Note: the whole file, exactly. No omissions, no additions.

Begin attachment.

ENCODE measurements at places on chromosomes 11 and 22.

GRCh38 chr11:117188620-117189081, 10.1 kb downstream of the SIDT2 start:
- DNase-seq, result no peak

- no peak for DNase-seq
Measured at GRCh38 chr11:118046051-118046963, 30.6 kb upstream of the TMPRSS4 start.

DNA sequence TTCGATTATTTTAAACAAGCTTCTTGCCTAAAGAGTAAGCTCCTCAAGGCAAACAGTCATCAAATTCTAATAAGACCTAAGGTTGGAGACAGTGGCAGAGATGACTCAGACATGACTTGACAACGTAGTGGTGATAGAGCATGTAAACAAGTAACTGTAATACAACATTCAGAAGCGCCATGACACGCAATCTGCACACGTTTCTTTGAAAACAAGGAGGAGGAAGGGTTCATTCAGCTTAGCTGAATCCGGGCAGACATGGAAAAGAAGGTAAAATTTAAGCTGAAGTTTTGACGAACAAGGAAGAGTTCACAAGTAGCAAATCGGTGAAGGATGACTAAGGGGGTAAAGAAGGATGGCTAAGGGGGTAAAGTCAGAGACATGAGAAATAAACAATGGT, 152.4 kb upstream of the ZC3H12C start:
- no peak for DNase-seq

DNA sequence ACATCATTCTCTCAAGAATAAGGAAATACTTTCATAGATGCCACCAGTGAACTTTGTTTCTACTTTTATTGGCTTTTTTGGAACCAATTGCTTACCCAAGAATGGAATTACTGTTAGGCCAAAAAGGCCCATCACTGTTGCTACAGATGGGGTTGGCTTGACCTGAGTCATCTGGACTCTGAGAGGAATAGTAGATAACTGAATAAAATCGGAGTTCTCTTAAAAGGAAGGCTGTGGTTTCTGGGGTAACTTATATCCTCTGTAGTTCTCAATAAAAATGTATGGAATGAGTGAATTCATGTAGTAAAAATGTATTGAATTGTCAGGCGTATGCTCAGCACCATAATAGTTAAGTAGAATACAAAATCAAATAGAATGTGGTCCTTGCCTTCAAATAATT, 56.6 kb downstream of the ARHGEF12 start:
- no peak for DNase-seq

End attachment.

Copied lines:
ENCODE measurements at places on chromosomes 11 and 22.

GRCh38 chr11:117188620-117189081, 10.1 kb downstream of the SIDT2 start:
- DNase-seq, result no peak

- no peak for DNase-seq
Measured at GRCh38 chr11:118046051-118046963, 30.6 kb upstream of the TMPRSS4 start.

DNA sequence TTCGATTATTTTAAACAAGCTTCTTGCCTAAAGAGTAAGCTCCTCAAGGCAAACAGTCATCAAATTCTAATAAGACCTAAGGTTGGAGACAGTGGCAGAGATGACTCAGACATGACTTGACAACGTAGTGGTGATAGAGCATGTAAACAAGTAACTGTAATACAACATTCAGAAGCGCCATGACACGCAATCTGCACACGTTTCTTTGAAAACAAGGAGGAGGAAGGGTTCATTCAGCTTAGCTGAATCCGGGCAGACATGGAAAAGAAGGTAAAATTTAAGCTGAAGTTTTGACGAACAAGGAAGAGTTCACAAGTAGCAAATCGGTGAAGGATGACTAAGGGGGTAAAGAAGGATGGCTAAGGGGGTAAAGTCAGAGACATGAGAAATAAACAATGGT, 152.4 kb upstream of the ZC3H12C start:
- no peak for DNase-seq

DNA sequence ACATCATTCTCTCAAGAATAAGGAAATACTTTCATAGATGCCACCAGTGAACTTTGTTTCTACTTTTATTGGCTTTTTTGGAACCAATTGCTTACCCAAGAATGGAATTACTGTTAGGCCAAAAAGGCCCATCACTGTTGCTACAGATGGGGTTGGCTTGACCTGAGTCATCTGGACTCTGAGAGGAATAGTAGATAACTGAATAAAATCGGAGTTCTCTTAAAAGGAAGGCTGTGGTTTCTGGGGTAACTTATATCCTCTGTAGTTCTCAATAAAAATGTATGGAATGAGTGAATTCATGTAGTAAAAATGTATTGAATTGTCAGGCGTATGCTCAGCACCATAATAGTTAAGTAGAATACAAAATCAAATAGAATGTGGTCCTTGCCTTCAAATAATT, 56.6 kb downstream of the ARHGEF12 start:
- no peak for DNase-seq